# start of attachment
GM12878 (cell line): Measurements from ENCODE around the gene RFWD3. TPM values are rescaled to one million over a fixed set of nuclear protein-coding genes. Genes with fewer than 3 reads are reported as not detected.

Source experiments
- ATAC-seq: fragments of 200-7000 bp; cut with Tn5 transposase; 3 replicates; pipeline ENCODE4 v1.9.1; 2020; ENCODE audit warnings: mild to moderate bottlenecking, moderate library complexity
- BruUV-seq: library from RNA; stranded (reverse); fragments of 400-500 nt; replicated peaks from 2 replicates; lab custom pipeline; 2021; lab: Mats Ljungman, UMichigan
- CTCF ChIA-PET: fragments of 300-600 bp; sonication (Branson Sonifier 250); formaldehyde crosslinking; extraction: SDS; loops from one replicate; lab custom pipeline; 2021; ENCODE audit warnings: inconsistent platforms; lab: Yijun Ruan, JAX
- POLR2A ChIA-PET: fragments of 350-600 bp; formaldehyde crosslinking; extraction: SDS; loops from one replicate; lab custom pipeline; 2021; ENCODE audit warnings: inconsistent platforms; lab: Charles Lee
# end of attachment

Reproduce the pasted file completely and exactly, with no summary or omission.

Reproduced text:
GM12878 (cell line): Measurements from ENCODE around the gene RFWD3. TPM values are rescaled to one million over a fixed set of nuclear protein-coding genes. Genes with fewer than 3 reads are reported as not detected.

Source experiments
- ATAC-seq: fragments of 200-7000 bp; cut with Tn5 transposase; 3 replicates; pipeline ENCODE4 v1.9.1; 2020; ENCODE audit warnings: mild to moderate bottlenecking, moderate library complexity
- BruUV-seq: library from RNA; stranded (reverse); fragments of 400-500 nt; replicated peaks from 2 replicates; lab custom pipeline; 2021; lab: Mats Ljungman, UMichigan
- CTCF ChIA-PET: fragments of 300-600 bp; sonication (Branson Sonifier 250); formaldehyde crosslinking; extraction: SDS; loops from one replicate; lab custom pipeline; 2021; ENCODE audit warnings: inconsistent platforms; lab: Yijun Ruan, JAX
- POLR2A ChIA-PET: fragments of 350-600 bp; formaldehyde crosslinking; extraction: SDS; loops from one replicate; lab custom pipeline; 2021; ENCODE audit warnings: inconsistent platforms; lab: Charles Lee